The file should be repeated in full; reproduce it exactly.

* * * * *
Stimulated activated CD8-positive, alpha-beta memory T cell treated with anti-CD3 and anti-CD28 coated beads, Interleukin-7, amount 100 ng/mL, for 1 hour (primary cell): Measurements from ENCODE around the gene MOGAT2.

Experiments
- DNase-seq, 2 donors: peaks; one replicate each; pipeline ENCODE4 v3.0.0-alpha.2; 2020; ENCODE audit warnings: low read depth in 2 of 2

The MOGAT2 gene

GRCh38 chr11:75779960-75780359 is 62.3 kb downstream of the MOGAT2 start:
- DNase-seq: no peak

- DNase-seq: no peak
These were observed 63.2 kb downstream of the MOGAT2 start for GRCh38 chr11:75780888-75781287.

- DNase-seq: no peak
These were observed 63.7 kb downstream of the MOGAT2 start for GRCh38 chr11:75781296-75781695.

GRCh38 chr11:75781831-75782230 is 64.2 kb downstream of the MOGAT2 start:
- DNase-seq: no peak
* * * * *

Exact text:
Stimulated activated CD8-positive, alpha-beta memory T cell treated with anti-CD3 and anti-CD28 coated beads, Interleukin-7, amount 100 ng/mL, for 1 hour (primary cell): Measurements from ENCODE around the gene MOGAT2.

Experiments
- DNase-seq, 2 donors: peaks; one replicate each; pipeline ENCODE4 v3.0.0-alpha.2; 2020; ENCODE audit warnings: low read depth in 2 of 2

The MOGAT2 gene

GRCh38 chr11:75779960-75780359 is 62.3 kb downstream of the MOGAT2 start:
- DNase-seq: no peak

- DNase-seq: no peak
These were observed 63.2 kb downstream of the MOGAT2 start for GRCh38 chr11:75780888-75781287.

- DNase-seq: no peak
These were observed 63.7 kb downstream of the MOGAT2 start for GRCh38 chr11:75781296-75781695.

GRCh38 chr11:75781831-75782230 is 64.2 kb downstream of the MOGAT2 start:
- DNase-seq: no peak